NaNo’s in Full Swing

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Recognize this? If you’re participating this year, you do. NaNoWriMo–the most anticipated writing event of the year.

I’m not doing it.

I’ve tried before. Really, I have. Give the Lady a Ride began as a NaNo project. I loved the story so much, I got carried away with the research and totally forgot to write it until long after NaNo passed. I’ve forgotten what I was working on, but I tried again the following year. But I have this nasty habit of editing what I wrote the day before, and when I discovered it was all trash, I got discouraged and quit.

NaNo’s success over the years is evidenced in the ever-increasing number of participants. People who actually do give themselves permission to write rubbish in the first draft. This is what we as writers are supposed to do–allow ourselves to get that first draft written without editing, without concern that the bulk of it will need to be ripped out anyway. I just can’t do it. Maybe if I were more of an outliner, I could. Maybe if I planned better, I could. That’s the secret to making daily word-count goals work, outlines and plans. And although I’m getting better about it and am sketching chapters out more often, I’m not there yet.

I’ve reached a certain peace about not joining in all the fun. I’ve learned to embrace the way I write, even if it seems incomprehensible to others.

I begin each session by editing what I wrote the day before. Yes, I know we’re supposed to turn off our internal editors, but I do it anyway, sometimes going all the way back to the beginning of the novel and editing from the start–which is why my opening chapters are usually so polished. Then I stare out the window and try to figure out what happens next, unless inspiration hit while I was in the shower or doing the dishes, then I know what happens next and it’s just a matter of getting it down. After I get it written–if I do–I go back and see how well it flows with what I wrote before and edit. Hit save, hit back-up, shut it down until the next session, when I do it all over again.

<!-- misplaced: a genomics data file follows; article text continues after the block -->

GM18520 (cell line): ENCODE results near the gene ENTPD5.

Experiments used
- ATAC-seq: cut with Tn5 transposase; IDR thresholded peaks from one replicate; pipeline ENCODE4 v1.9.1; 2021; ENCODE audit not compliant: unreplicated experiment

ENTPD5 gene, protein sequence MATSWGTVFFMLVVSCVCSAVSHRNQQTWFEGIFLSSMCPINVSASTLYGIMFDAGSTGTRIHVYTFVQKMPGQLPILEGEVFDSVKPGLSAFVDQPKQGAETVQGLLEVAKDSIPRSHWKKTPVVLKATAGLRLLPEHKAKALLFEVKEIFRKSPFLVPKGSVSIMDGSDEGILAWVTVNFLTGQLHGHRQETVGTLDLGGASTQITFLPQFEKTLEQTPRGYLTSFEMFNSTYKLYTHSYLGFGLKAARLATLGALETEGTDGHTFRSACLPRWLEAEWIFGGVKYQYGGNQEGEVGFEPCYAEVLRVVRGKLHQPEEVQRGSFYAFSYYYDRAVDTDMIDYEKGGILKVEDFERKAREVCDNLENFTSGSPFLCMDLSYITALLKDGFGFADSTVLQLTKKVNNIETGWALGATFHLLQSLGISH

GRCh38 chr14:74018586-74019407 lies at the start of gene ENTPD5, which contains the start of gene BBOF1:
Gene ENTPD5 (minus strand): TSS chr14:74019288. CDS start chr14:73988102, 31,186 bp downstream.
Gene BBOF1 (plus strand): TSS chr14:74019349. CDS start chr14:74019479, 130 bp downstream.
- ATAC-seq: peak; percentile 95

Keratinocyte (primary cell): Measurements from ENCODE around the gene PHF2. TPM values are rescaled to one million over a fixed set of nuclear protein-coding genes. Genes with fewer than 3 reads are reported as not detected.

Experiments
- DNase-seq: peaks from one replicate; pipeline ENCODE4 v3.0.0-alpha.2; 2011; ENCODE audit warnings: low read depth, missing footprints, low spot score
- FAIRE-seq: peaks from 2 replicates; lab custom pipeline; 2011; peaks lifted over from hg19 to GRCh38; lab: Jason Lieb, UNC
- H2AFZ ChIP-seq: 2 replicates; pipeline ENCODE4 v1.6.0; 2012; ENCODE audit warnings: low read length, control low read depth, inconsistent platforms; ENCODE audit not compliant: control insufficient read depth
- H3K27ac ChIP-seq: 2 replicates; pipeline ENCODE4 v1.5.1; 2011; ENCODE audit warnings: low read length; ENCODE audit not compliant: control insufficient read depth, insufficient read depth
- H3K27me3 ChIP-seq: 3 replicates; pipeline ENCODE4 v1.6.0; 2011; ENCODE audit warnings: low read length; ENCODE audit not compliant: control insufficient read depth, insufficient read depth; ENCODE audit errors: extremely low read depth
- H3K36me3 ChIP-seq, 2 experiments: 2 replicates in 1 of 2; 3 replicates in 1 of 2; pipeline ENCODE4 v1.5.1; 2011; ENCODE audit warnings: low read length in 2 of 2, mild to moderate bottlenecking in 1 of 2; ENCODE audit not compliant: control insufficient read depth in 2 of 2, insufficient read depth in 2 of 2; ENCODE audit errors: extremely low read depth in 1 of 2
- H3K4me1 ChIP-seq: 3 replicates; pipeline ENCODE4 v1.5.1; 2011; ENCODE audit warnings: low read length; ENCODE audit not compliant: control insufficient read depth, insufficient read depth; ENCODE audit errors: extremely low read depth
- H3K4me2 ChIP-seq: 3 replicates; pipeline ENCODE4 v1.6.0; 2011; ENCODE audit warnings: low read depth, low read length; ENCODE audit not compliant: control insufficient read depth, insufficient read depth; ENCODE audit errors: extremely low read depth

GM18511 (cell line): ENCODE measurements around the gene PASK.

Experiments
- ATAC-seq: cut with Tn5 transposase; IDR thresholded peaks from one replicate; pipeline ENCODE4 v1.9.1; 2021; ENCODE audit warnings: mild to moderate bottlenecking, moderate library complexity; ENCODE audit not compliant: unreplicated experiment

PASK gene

Maybe I could do the same with NaNo, but the thing is, sometimes I only write around 300 words. Sometimes more, but sometimes even less. I’d never succeed, and not just because I can’t make a daily word count. The last week in November belongs to MSB, which gives me only three weeks when everyone else has four.

So, to you who are actively participating and feel certain you’ll make your daily goals, God bless you. I’m rooting for you. As for me, I’ll just plug along the way I do it and maybe get halfway done by the end of the month, while y’all whiz by to completed first draft. Have fun. Good luck.

 

About Linda W. Yezak

Author/Freelance Editor/Speaker (writing and editing topics).
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6 Responses to NaNo’s in Full Swing

  1. Gay Ingram says:

    I never considered NANO because of my writing style either…until last year. I had a project I was stuck on and decided to take the challenge and change the way I wrote just to see if it would move me forward.
    It was challenging to make myself write that many words each day but I did and I met the challenge one day before the end of the month. The story is now in edits and I’m constantly surprised by my results.
    Like you, the most difficult part was to not go back and read over what I’d written previously. But…I suspect that will be a once-in-a-lifetime experience.

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  2. K.M. Weiland says:

    I’ve learned the hard way not to edit as I go, but for me that mostly means not obsessing over paragraphs *as* I write them. I always read over what I wrote the day before, both to tweak it into shape and help get my brain back into the same flow.

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    • That’s more of what I do–tweak it a bit. Still, over time, frequent tweaking leads to polish. Also, since I’m primarily a pantser, sometimes I have to rewrite parts to get whatever is new to fit in smoothly. All part of the process for me.

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  3. This is my first year doing Nano and I’m frEakiNg out!! I’m making my word count and I’ve locked my inner editor away with shackles but I forgot the blindfold and as I’m writing I can already see how much work it’s going to be come the end of November when both myself and my inner editor will need medication to stop the editing tremors 😉 I would say your style of writing most resembles my natural style too and I’m struggling…it’s only day four!! (sigh) Someone did encourage me by telling me that a NYT best selling author’s series did start in nano…at least the 10% she salvaged. 🙂

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    • Ha! You make me laugh, Natalie! I remember shackling my inner editor, but the stinker had a key. I wish you all sorts of luck and success. If your novel comes out anywhere near as good as the comment you wrote, you’ll be in good shape!

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